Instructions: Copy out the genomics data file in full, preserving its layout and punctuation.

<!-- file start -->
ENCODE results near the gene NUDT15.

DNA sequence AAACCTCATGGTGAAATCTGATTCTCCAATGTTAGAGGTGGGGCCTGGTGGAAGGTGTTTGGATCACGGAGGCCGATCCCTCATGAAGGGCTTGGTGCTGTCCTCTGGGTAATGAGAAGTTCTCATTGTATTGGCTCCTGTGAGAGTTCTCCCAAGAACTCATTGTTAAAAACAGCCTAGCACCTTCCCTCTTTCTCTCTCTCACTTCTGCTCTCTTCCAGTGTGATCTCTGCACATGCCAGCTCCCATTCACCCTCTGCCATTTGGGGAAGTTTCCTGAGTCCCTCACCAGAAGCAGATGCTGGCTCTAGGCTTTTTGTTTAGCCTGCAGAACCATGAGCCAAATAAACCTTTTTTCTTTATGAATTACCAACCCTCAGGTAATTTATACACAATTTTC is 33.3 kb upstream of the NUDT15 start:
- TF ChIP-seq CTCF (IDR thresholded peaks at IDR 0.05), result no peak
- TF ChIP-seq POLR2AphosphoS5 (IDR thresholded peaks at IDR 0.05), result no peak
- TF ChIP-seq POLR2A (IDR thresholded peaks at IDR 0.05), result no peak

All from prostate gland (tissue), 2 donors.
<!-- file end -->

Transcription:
ENCODE results near the gene NUDT15.

DNA sequence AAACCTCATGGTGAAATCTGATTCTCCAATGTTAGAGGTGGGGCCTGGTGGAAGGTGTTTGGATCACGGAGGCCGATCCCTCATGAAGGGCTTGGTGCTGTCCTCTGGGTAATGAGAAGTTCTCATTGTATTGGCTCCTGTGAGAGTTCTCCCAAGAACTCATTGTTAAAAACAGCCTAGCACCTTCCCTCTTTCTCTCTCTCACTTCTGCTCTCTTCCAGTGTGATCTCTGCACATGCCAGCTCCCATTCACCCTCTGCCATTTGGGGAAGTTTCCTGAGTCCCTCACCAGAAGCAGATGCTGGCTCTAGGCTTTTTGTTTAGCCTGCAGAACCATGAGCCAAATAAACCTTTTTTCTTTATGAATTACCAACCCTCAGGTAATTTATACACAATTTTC is 33.3 kb upstream of the NUDT15 start:
- TF ChIP-seq CTCF (IDR thresholded peaks at IDR 0.05), result no peak
- TF ChIP-seq POLR2AphosphoS5 (IDR thresholded peaks at IDR 0.05), result no peak
- TF ChIP-seq POLR2A (IDR thresholded peaks at IDR 0.05), result no peak

All from prostate gland (tissue), 2 donors.